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J Perianesth Nurs. 1998 Oct;13(5):292-300.

Constant temperature monitoring: a study of temperature patterns in the postanesthesia care unit.

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University of California-Davis, Sacramento, USA.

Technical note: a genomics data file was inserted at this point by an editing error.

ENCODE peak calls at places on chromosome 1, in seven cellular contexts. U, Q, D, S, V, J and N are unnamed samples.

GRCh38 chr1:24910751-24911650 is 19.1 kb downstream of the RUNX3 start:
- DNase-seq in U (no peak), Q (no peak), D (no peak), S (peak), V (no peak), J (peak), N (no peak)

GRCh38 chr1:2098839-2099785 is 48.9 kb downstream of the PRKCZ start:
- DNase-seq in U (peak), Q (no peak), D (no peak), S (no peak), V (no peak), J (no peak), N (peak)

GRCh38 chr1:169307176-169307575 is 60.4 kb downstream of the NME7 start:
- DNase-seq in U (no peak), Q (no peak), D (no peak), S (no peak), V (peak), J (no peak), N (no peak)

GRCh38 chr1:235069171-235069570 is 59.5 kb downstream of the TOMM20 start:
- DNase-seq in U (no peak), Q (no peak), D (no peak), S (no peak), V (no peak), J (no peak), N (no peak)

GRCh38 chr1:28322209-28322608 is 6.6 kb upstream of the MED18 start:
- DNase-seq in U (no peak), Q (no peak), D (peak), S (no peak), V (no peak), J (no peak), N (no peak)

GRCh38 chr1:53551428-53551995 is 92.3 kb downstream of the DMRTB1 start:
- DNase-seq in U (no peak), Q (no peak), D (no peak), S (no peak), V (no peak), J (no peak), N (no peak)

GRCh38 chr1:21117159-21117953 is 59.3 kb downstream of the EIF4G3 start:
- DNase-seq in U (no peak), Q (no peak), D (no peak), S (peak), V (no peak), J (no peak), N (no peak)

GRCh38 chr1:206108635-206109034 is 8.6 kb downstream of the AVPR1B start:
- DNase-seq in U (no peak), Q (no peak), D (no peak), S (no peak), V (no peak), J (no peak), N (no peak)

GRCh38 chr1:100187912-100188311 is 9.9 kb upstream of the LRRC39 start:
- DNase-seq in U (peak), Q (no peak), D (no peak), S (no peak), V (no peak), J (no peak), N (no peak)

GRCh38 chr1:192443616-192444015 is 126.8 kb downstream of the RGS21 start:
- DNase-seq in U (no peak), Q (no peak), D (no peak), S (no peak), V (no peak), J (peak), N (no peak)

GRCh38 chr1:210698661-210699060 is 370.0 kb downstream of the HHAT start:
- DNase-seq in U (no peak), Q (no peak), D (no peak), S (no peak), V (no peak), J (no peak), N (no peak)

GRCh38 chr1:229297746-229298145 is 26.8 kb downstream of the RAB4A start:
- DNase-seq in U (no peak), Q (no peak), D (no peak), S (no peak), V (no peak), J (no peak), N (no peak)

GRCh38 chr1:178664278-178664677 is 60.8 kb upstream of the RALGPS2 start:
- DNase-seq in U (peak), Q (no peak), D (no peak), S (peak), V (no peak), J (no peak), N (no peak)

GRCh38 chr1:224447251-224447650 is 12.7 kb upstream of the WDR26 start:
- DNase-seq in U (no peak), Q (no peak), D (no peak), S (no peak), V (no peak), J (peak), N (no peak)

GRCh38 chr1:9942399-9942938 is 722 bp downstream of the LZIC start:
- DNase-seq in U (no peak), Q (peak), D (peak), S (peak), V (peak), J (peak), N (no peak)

Patients admitted to the PACU from the operating room exhibit fluctuations in core body temperature during the course of their stay in the PACU. Some patients present with normothermia and experience temperature decreases later in their stay. PACU policy does not dictate that temperatures be measured at a predetermined frequency in the absence of hypothermia; thus, it is possible that hypothermia may not be detected at its onset. The major purpose of this study was to describe the core body temperature patterns of postsurgical patients during the PACU stay. Secondary objectives were to (1) identify at which point in time patients become hypothermic and (2) describe length of stay in patients who develop hypothermia. Hypothermia was defined as a core tympanic temperature of less than 35.5 degrees C. A descriptive design was used using a convenience sample of 150 elective surgical patients over the age of 1 month who were normothermic on admission to the PACU. Data were analyzed using descriptive statistics. Concurrent tympanic and continuous axillary temperatures were monitored for comparison and trend monitoring. Temperatures showed clinically significant decreases into the hypothermic range (< 35.5 degrees C). Fifty-seven percent of the sample (n = 86) had temperatures that dropped after PACU admission and another 13% fell below 35.5 degrees C. Hypothermia occurred within the first 15 minutes of the PACU stay. The average length of stay for those that developed hypothermia was 1.83 hours. Monitoring temperatures more frequently will result in detecting hypothermia at its onset. Nurses may use the axillary device as a trend for continuous monitoring. Length of stay may be shortened if temperature management is embraced by the PACU nurse.

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